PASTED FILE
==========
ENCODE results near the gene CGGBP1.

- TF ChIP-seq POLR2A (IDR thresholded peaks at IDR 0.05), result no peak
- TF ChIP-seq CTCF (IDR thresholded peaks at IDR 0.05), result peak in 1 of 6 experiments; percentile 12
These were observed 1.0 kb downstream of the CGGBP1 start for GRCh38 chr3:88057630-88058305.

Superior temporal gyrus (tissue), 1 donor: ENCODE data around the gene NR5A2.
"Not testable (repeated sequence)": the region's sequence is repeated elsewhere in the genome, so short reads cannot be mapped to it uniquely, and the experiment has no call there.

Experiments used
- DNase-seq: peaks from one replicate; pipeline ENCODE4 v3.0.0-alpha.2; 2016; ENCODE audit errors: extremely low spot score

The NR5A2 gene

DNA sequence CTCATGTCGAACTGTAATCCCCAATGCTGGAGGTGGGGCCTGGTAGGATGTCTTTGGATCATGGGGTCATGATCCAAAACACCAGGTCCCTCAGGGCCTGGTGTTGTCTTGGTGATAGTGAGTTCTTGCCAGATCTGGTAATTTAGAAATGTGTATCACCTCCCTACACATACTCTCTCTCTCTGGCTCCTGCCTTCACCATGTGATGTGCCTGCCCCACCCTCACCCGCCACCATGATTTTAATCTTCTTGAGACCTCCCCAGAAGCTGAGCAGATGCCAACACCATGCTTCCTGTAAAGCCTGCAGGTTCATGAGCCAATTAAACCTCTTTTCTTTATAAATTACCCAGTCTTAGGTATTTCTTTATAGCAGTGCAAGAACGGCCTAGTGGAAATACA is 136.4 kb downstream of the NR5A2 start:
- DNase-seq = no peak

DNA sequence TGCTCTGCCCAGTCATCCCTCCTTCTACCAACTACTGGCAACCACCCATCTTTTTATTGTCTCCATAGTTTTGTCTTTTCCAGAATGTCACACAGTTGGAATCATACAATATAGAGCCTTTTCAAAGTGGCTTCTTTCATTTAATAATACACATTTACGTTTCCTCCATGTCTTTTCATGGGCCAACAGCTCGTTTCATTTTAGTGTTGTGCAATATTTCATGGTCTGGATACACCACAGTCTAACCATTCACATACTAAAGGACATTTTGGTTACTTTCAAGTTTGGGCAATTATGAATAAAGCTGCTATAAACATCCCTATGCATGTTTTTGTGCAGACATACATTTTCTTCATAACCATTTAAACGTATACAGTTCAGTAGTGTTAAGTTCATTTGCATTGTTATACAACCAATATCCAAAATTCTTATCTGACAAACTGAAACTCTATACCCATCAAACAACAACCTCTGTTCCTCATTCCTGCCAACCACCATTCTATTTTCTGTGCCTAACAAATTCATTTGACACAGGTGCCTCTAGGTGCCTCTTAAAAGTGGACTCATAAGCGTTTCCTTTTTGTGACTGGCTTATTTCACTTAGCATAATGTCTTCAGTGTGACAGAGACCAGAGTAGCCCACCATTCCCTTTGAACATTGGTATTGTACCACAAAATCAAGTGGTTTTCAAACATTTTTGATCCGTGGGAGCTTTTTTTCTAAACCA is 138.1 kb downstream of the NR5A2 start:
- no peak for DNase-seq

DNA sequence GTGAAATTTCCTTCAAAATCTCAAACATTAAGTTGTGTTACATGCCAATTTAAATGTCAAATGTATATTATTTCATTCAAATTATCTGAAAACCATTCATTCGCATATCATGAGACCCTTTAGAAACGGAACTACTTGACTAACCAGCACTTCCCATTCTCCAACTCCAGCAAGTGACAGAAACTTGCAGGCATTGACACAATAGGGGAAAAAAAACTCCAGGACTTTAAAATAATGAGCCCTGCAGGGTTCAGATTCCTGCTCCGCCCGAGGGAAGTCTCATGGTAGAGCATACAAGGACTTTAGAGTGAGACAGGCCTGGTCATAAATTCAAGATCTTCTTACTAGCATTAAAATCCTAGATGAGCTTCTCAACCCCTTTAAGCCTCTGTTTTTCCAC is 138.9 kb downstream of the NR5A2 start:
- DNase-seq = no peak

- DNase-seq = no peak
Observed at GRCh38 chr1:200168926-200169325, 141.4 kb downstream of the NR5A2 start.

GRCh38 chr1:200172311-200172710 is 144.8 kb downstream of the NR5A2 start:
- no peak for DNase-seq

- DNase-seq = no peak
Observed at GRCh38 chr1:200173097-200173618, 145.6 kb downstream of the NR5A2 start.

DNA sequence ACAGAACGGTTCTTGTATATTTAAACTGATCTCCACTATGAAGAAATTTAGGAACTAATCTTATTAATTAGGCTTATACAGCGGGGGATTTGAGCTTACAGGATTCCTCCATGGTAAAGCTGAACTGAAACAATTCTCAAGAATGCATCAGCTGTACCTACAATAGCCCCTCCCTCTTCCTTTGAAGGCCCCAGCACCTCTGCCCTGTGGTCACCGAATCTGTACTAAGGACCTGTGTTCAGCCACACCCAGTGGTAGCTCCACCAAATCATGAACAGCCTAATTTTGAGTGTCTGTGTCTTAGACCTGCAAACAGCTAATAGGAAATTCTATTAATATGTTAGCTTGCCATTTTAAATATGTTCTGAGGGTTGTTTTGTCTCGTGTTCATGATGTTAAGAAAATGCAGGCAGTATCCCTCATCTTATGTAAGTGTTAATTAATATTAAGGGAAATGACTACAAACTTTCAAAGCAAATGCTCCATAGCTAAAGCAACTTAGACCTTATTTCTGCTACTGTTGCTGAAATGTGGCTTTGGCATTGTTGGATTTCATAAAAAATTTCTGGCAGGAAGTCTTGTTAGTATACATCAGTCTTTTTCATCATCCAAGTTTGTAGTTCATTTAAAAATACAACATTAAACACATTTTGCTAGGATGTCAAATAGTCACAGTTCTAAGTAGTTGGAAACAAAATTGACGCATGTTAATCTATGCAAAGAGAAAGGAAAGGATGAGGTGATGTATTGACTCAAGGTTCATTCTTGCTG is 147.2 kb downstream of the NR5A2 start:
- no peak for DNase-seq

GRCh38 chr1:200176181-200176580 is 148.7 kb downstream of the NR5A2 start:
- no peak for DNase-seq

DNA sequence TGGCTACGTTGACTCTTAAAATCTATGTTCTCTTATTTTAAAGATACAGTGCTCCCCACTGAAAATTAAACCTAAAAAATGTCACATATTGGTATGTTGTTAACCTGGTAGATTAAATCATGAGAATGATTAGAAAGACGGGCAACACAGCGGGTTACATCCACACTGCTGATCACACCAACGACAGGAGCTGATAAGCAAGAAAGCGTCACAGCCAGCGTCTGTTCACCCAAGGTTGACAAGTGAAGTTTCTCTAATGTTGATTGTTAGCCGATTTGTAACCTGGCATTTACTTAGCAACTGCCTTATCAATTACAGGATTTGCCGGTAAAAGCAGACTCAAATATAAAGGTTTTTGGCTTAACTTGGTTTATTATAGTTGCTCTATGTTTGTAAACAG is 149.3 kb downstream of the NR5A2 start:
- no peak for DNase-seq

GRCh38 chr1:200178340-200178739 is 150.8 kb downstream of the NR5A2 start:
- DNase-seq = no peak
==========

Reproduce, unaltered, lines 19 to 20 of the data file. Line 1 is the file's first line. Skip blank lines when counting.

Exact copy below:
- no peak for DNase-seq

- DNase-seq = no peak